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Sterilization touted as best way to end feral cat problems

by Shawn Gainer

STAFF WRITER

A Harrison County resident has begun a long-term effort to encourage public officials to adopt alternatives to capturing and euthanizing feral cats.

Laura Goff Davis, a member of the Federation of Humane Organizations of West Virginia, advocates capturing, sterilizing and then releasing feral cats.

Capture and sterilization programs are promoted by Alley Cat Allies of Washington, D.C., and the Feral Cats Coalition of San Diego. Sterilization programs have been started in New Hampshire, San Diego, Orange County, Fla., and Franklin County, Ohio.

According to Alley Cat Allies, the practice originated about 30 years ago in England and Denmark.

The main premise of sterilization and release, Davis said, is simply removing feral cats from an area does not succeed in reducing the population. Feral cats form colonies around available food sources. Remove some, and other feral cats will move in and reproduce.

Because cats are territorial, sterilized and released cats would keep others from moving in, Davis said. Their inability to reproduce would eventually cause the population to decline, Davis said.

Alley Cat Allies recommends sterilized and released cats also be vaccinated and have food left for them by caretakers or in automatic feeders.

"You'll never solve the problem just by killing the animals. They can probably reproduce faster than we can round them up and kill them," Davis said. "Some places are beginning to recognize that we need to find a better way of handling pet overpopulation."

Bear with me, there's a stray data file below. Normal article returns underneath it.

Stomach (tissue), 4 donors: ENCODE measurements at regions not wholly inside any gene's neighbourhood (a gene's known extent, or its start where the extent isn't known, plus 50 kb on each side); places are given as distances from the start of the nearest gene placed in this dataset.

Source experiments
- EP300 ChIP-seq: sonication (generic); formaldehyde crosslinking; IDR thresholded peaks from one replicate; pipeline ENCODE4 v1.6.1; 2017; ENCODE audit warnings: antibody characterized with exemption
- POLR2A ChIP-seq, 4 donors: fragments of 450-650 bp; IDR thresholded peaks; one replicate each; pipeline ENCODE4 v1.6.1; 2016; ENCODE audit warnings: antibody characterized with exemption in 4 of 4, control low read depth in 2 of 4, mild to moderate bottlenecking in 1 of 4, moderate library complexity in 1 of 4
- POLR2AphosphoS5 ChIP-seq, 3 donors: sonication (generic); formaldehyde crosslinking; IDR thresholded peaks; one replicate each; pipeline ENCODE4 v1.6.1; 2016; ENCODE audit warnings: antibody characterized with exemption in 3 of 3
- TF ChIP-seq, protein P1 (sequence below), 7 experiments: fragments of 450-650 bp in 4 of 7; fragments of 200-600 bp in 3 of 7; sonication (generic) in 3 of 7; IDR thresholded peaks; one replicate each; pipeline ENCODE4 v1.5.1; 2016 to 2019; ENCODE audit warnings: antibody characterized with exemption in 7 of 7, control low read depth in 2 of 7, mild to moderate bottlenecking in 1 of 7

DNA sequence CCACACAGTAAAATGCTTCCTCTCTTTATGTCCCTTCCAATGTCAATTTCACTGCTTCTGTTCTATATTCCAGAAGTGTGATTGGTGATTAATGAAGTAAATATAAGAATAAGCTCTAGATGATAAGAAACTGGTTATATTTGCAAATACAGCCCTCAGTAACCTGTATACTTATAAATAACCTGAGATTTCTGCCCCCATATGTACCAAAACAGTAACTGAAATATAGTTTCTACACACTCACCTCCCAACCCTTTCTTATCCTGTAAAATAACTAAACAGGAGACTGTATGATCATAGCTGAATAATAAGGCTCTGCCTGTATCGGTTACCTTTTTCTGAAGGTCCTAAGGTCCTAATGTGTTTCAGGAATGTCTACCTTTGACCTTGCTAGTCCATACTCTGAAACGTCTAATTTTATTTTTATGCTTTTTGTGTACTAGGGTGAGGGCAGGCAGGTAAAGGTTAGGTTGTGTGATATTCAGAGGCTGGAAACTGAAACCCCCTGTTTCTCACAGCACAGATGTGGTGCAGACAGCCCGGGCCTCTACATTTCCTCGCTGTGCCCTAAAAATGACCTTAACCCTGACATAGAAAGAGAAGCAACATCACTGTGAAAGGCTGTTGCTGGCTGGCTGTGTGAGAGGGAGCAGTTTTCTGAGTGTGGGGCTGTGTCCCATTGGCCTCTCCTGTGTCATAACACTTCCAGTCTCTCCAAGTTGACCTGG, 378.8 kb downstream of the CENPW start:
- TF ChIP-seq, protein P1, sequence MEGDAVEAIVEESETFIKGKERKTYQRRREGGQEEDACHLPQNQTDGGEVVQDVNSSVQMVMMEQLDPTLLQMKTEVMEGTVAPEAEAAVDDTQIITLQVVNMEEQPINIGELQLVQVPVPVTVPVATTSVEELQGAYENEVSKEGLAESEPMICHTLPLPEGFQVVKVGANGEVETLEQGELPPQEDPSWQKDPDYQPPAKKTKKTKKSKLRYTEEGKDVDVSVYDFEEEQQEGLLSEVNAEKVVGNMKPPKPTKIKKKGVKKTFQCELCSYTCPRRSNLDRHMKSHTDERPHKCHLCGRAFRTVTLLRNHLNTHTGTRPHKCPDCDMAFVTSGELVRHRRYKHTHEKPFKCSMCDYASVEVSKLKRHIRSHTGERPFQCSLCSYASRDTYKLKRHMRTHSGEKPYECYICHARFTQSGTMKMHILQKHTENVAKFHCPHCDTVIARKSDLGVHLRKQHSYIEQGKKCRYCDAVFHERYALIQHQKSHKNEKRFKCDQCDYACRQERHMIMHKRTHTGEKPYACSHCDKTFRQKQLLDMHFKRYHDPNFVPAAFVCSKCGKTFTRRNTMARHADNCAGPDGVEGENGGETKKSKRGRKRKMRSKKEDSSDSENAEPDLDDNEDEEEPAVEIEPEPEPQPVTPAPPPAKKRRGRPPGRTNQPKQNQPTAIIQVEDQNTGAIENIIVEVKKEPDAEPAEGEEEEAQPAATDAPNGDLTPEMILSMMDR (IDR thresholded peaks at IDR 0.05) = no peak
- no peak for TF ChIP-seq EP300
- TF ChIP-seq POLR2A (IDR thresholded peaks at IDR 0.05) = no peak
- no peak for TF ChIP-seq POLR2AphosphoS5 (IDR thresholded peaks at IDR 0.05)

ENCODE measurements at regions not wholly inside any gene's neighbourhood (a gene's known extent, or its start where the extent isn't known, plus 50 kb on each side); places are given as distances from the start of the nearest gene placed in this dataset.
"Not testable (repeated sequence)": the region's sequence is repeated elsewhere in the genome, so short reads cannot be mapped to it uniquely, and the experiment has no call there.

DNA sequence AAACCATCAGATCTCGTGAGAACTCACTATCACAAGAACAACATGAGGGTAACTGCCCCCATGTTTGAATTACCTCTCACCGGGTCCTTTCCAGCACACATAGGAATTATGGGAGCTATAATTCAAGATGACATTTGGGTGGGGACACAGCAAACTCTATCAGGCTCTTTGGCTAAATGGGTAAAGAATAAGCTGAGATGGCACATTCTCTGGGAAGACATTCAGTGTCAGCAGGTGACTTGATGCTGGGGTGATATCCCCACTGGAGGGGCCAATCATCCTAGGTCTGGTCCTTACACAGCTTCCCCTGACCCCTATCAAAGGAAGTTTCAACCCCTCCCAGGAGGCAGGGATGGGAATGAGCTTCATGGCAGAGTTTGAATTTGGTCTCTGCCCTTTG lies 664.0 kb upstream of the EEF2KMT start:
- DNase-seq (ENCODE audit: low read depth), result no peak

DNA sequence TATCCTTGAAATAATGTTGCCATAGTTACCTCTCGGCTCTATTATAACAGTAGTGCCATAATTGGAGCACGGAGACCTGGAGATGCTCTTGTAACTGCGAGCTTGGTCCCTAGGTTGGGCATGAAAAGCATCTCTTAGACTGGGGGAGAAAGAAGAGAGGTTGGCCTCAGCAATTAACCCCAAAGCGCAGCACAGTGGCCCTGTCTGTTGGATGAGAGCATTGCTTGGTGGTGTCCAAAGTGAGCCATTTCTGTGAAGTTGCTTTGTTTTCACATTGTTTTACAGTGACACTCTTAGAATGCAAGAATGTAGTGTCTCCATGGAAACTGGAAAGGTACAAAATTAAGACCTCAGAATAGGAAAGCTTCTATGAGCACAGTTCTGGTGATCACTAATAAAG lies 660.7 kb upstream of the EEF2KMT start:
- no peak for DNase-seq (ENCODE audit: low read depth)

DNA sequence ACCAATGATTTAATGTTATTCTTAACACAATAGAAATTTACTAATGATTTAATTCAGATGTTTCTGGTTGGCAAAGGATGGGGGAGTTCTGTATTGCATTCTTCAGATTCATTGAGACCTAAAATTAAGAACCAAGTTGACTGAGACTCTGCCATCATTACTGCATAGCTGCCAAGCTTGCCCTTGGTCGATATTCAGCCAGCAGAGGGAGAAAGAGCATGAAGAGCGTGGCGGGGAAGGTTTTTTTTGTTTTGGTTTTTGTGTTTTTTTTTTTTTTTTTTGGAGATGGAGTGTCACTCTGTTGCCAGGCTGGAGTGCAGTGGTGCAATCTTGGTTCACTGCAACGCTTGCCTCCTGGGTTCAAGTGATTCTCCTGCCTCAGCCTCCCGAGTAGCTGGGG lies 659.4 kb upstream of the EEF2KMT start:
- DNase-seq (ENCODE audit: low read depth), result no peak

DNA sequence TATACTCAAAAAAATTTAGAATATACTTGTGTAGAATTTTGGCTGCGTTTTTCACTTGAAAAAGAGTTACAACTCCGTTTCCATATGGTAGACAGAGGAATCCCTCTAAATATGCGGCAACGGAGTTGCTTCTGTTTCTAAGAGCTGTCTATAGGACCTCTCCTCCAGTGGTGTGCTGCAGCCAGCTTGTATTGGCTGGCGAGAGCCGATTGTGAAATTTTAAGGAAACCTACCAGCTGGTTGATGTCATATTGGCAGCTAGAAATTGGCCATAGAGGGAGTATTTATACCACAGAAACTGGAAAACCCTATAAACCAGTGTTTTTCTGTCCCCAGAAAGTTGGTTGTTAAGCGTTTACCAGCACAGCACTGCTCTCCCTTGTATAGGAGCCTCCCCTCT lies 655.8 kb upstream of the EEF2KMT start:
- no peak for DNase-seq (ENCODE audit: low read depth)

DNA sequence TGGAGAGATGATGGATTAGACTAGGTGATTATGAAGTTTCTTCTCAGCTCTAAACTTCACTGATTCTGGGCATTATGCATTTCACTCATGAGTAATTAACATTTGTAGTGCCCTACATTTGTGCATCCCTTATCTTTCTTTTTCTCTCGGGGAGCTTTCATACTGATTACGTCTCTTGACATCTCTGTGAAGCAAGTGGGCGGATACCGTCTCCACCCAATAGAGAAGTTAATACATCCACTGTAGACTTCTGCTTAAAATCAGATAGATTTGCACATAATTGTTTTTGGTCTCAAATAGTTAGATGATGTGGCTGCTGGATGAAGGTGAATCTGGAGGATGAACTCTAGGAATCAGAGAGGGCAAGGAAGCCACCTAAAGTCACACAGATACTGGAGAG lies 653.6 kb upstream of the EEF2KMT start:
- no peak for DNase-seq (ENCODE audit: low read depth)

Davis said starting a sterilization program can be costly but it can eventually save on the costs of holding and euthanizing animals by reducing the number of strays that come into animal shelters.

In 1996, the Federation of Humane Organizations estimated housing and euthanizing one animal costs $40 in West Virginia. The federation estimated a yearly statewide cost of about $3 million for euthanizing 75,000 animals.

Davis added it was a positive step when the Humane Society of Harrison County began requiring sterilization of all animals adopted from the shelter. An alternative program for managing feral cats would have to include access to low-cost spaying and neutering of pets owned by area residents.

Davis said she would like to see sterilization provided through a mobile unit that could go into small communities.

"We have to make an alliance with veterinarians and find a way of funding spaying and neutering programs," Davis said. "We need to provide assistance for the elderly and low-income residents and pay veterinarians what they need."

In New Hampshire, which became a "no kill" state in 1999, spaying and neutering assistance is funded through a fee on animal licenses.

"We might have to start with a voluntary program," Davis said. "People could send donations or check a box on their tax forms."

Davis added she expects it would take about 10 years to make West Virginia a "no kill" state.

"We have to lay the groundwork, find participants and find an agreeable way to fund it," she said.

Davis said she sympathizes with public officials who receive constituent complaints about feral cats. She added one of the challenges she faces is convincing them alternative programs for dealing with strays are a good idea.

"If we put these things in place, it would be good for the animal shelters, too," she said. "They would be able to hold animals longer and they would have a better chance for adoption. Workers could spend more time on public education. Shelters would still be needed, they just wouldn't be black holes where animals go in and don't come out."

Davis made a presentation about alternative management programs for stray animals last month before the Harrison County Commission. Commission President Roger Diaz said Davis was asked to return to the commission with more information.

"I don't know whether the program would work or not," Diaz said. "If the Humane Society finds merit in it, perhaps we could provide assistance for a program. When she comes back to us, we'll look at it and go from there."

Currently, cats are held in the county animal shelter for a minimum of five days before they are euthanized, he said.

Staff writer Shawn Gainer can be reached at 626-1442.

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